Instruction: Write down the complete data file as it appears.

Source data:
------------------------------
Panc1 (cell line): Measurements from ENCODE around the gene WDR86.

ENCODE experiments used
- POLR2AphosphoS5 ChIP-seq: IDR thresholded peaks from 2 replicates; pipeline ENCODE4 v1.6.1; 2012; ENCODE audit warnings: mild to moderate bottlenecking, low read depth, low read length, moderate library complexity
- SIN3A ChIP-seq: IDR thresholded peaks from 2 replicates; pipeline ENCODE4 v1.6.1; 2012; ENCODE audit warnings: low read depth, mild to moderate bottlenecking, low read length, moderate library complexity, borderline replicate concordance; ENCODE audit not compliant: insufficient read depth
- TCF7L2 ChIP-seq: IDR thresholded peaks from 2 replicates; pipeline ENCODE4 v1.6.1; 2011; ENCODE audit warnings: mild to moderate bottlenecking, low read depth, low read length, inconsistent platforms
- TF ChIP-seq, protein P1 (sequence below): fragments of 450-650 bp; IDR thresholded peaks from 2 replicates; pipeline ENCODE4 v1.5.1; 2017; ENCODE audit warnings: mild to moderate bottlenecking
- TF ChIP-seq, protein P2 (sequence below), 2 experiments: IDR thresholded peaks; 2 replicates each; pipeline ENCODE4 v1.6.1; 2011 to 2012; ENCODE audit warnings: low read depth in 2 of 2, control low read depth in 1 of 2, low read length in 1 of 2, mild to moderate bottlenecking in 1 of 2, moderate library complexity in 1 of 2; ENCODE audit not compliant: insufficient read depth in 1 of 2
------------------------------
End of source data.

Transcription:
Panc1 (cell line): Measurements from ENCODE around the gene WDR86.

ENCODE experiments used
- POLR2AphosphoS5 ChIP-seq: IDR thresholded peaks from 2 replicates; pipeline ENCODE4 v1.6.1; 2012; ENCODE audit warnings: mild to moderate bottlenecking, low read depth, low read length, moderate library complexity
- SIN3A ChIP-seq: IDR thresholded peaks from 2 replicates; pipeline ENCODE4 v1.6.1; 2012; ENCODE audit warnings: low read depth, mild to moderate bottlenecking, low read length, moderate library complexity, borderline replicate concordance; ENCODE audit not compliant: insufficient read depth
- TCF7L2 ChIP-seq: IDR thresholded peaks from 2 replicates; pipeline ENCODE4 v1.6.1; 2011; ENCODE audit warnings: mild to moderate bottlenecking, low read depth, low read length, inconsistent platforms
- TF ChIP-seq, protein P1 (sequence below): fragments of 450-650 bp; IDR thresholded peaks from 2 replicates; pipeline ENCODE4 v1.5.1; 2017; ENCODE audit warnings: mild to moderate bottlenecking
- TF ChIP-seq, protein P2 (sequence below), 2 experiments: IDR thresholded peaks; 2 replicates each; pipeline ENCODE4 v1.6.1; 2011 to 2012; ENCODE audit warnings: low read depth in 2 of 2, control low read depth in 1 of 2, low read length in 1 of 2, mild to moderate bottlenecking in 1 of 2, moderate library complexity in 1 of 2; ENCODE audit not compliant: insufficient read depth in 1 of 2